diversity, especially in the Manila Bay coastal ecosystem,
where many other bird species abound, such as the varieties
of the larger nesting herons that have also been sighted in
the reclamation area.
for hectare, the Philippines is among the top three countries
in the world in bird diversity and endemicity. Manila Bay
is considered an "Important Bird Area," an international
designation and one of 117 such areas in the Philippines that
need to be protected to save the country's - and the planet's
-- bird diversity.
Metro Manila alone, members of the Wild Bird Club have seen
over 70 bird species, many of which are endemic or found only
in this country. But they also include imported Indonesian
cockatoos that escaped from their masters and now live happily
on a wooded hillside on the Ateneo campus.
less than two dozen in Metro Manila, serious birdwatchers
nationwide are even rarer than the country's most endangered
birds, the Philippine eagle, which are said to number no more
than several hundred in the wild.
comparison, there are millions of birdwatchers in Europe,
North America and Japan, countries where bird diversity and
endemicity don't even approach that of the Philippines.
is nature constituencies like bird enthusiasts that need to
grow in the Philippines for wild birds and wild life in general
to have a chance to survive in the rush to pave over wild
and open spaces. As of now, birders have enough numbers to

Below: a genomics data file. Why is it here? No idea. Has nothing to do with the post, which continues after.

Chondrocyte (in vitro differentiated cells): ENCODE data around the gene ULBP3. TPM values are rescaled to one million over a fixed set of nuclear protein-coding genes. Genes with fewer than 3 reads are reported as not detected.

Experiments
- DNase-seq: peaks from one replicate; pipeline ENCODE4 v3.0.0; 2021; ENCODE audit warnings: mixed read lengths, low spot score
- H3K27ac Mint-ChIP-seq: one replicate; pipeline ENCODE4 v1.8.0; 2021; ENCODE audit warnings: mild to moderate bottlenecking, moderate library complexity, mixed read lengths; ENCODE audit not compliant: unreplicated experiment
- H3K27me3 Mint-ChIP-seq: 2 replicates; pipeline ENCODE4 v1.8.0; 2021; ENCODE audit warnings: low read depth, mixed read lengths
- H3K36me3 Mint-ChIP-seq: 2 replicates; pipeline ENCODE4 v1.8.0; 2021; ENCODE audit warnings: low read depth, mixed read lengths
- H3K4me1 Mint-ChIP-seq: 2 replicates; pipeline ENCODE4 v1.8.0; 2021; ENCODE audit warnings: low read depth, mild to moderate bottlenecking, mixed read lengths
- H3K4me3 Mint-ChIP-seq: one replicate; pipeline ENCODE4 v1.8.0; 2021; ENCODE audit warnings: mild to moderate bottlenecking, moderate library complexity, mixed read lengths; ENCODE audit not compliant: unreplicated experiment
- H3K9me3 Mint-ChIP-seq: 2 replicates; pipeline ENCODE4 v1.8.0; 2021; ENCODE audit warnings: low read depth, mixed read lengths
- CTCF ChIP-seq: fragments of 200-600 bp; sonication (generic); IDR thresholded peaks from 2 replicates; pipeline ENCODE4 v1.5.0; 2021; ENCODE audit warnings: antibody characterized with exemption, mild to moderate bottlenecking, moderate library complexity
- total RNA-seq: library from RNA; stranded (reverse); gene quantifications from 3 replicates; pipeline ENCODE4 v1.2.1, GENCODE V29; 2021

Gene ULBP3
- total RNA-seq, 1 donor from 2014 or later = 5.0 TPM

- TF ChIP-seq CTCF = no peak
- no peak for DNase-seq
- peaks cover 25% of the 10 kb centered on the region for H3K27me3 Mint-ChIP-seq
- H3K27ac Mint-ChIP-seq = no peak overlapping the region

discover new habitats of the birds they love to watch in the
wild. But they are way too small to have any influence on
the fates of these habitats.
a wild bird area like the pratincoles' nesting spaces should
be set aside by the developer as a sanctuary, according to
Arne Jensen, a bird specialist from Denmark who has been living
in the Philippines for 13 years.
spaces and wild life parks are hallmarks of some of the great
cities of the world. Jensen recalls that as a young boy in
his native Copenhagen, he would spend his free time in the
city's "green belts" getting to know bird calls.
There were watch towers installed by the government from where
he and other children could observe bird habitats without
got it into my blood that a country is both people and biodiversity,"
says Jensen, "and I should respect all living things."
reclamation area, which is still mostly vacant and faces one
of the planet's most famous sunsets, could be a chance to
provide even a small permanent home for the vast array of
birds that live around the bay. (The Wild Bird Club has spotted
groups of black-crowned night herons, zebra doves, and tawny
grassbirds, among others.) Commercially, that potential crowd
drawer could give the reclamation area an edge over other
high-end centers in Makati and Pasig, which are almost completely
nothing of the sort is being planned for the reclamation area
so far. Where the pratincoles are presently gathering food,
feeding their chicks, and thrilling a handful of birdwatchers
every weekend appears to be but a temporary habitat. Owned
by a leading bank, the land is dotted with signs announcing
plans for a restaurant row, a discount department store, and
a hospital. - Howie G. Severino
Wild Bird Club of the Philippines will begin free monthly
birding trips open to the public starting in October 2003.
See their web site www.birdwatch.ph
for more information on the club and on birds in the Philippines.
are many books on birds in the Philippines. Among them: Philippine
Birds by John E. duPont, A Guide to the Birds of the Philippines
by Robert S. Kennedy, et al., and A Photographic Guide to
the Birds of the Philippines by Morten Strange.